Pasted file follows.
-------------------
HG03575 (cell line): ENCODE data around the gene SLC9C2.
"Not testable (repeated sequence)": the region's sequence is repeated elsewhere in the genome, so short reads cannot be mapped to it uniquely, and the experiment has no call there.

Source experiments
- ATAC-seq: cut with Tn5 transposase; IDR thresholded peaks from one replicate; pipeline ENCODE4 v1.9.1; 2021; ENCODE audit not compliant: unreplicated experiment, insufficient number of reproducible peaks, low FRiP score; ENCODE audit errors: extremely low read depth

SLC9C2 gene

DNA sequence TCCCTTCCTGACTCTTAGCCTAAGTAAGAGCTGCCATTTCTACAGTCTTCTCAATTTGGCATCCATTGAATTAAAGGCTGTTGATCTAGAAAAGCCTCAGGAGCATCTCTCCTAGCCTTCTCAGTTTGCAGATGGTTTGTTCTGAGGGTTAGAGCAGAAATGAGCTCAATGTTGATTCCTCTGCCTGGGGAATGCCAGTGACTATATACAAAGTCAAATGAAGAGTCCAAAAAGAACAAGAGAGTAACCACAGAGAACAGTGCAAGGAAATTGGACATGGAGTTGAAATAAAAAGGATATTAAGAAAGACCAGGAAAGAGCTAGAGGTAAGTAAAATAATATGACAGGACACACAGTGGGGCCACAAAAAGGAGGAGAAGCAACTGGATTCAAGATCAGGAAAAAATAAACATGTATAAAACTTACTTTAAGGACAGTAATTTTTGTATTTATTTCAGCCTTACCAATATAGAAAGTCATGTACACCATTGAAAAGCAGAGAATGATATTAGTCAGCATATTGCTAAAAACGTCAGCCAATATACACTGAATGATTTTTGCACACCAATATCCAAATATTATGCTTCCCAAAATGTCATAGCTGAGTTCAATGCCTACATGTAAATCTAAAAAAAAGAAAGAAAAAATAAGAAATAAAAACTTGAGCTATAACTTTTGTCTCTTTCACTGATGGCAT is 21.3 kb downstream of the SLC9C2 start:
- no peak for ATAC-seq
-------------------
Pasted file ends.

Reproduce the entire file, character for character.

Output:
HG03575 (cell line): ENCODE data around the gene SLC9C2.
"Not testable (repeated sequence)": the region's sequence is repeated elsewhere in the genome, so short reads cannot be mapped to it uniquely, and the experiment has no call there.

Source experiments
- ATAC-seq: cut with Tn5 transposase; IDR thresholded peaks from one replicate; pipeline ENCODE4 v1.9.1; 2021; ENCODE audit not compliant: unreplicated experiment, insufficient number of reproducible peaks, low FRiP score; ENCODE audit errors: extremely low read depth

SLC9C2 gene

DNA sequence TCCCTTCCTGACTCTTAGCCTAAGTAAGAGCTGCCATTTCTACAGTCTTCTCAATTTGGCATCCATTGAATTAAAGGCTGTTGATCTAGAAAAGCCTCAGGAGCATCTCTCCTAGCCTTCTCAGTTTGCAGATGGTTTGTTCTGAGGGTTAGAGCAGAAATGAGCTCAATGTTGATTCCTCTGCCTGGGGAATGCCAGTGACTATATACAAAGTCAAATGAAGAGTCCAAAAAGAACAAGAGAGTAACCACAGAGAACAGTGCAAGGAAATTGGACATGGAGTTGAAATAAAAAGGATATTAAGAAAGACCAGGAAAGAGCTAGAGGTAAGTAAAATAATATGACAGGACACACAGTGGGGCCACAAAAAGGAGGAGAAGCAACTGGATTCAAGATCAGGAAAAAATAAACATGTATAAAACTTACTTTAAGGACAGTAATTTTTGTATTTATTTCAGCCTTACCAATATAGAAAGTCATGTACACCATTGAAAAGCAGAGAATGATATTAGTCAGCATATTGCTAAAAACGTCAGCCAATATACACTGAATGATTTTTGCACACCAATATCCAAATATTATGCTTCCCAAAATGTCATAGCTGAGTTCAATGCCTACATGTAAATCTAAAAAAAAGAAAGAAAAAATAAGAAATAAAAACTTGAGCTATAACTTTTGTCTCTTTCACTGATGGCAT is 21.3 kb downstream of the SLC9C2 start:
- no peak for ATAC-seq